Nature, birds and animals make a lot of appearances in V20. Were all the poems in the pamphlet written specially for your ‘Air Show’ narrative, or did the theme reveal itself when you were fitting the poems together?
I have a lot of poems…and I began to put together a kind of nature pamphlet, with a focus on birds. Then at some point the focus changed to a ‘taking flight’ metaphor. I then brought in poems about family and growth and wrote a few poems to link together the themes (the Rocket series, which form the centre of the pamphlet). I also changed the odd word in existing poems to create a dialogue between them.
How does it feel to have sent two poetry books (so far) out in the world, and is there a third already on the horizon?
It’s amazing. Especially as I look around and see so much talent – people who haven’t yet been published. I don’t quite know how it’s happened but I feel very fortunate. I’m awful at getting out there and selling my books. I’d like to create a kind of show around ‘Airshow’ with the puppets and some backing tracks, various devices…so there’s that…
I have more than a hundred poems, and enough that I’m happy with to form a cohesive collection. I also have another pamphlet that’s nearly ready. Even now, I’m still not sure how to go about getting that collection published…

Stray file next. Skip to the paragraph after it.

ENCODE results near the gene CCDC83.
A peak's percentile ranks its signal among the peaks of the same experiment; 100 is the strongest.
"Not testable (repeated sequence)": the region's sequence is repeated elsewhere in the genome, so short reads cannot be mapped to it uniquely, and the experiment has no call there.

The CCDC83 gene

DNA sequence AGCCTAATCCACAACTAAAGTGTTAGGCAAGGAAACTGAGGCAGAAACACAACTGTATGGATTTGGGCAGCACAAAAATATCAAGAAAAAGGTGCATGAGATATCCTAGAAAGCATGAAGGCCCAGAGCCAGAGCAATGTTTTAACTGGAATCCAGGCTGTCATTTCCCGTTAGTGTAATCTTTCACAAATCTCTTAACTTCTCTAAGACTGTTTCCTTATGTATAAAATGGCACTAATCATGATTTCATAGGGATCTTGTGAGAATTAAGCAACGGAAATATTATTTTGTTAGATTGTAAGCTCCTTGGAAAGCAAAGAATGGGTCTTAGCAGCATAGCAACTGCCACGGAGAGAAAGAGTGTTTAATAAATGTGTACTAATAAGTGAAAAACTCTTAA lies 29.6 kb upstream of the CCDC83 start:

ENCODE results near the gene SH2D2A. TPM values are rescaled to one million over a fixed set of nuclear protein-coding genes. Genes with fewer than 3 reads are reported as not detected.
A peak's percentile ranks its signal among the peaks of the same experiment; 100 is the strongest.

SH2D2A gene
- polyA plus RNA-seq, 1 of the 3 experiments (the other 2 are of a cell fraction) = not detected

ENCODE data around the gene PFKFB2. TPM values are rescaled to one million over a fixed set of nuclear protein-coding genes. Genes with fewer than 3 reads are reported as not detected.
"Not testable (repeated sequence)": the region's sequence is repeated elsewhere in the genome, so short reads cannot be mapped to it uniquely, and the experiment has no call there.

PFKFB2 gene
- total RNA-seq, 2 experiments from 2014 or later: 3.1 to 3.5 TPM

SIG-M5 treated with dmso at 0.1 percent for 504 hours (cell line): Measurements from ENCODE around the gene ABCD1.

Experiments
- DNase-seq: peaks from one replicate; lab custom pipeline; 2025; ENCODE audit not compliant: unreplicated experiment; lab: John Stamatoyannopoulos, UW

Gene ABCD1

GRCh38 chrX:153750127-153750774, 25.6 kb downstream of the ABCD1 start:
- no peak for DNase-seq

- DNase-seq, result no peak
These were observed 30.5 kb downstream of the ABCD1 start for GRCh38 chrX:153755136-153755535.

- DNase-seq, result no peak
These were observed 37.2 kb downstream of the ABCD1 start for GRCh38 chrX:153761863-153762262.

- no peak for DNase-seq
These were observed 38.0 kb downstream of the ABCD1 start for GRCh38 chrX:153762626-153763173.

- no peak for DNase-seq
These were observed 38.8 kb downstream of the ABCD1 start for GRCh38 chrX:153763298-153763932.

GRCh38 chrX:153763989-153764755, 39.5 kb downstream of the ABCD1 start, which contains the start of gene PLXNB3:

What do you think are the most important elements for creating a “good” poem?
It’s crucial that the poet believes in the poem – that they are fascinated by what’s in there – but it’s equally crucial that it’s not just for them and about them. I appreciate work that comes from some sort of imperative, whether emotional or intellectual. Other than that – there are different poems for different purposes – I like form and free, funny and serious, long and short, rambling and tight, prose poems and poetry comics…. One thing I would say, is that I don’t like being told exactly what to think. I don’t like poems that assume you will agree with them, that are didactic. There’s got to be a bit of mystery or uncertainty – some space for, or conversation with me, the listener / reader. Who, of any of us, really has it all figured out?
Which poetry gigs have you recently been to that you’d recommend for
a) nervous newbies
b) open mic veterans?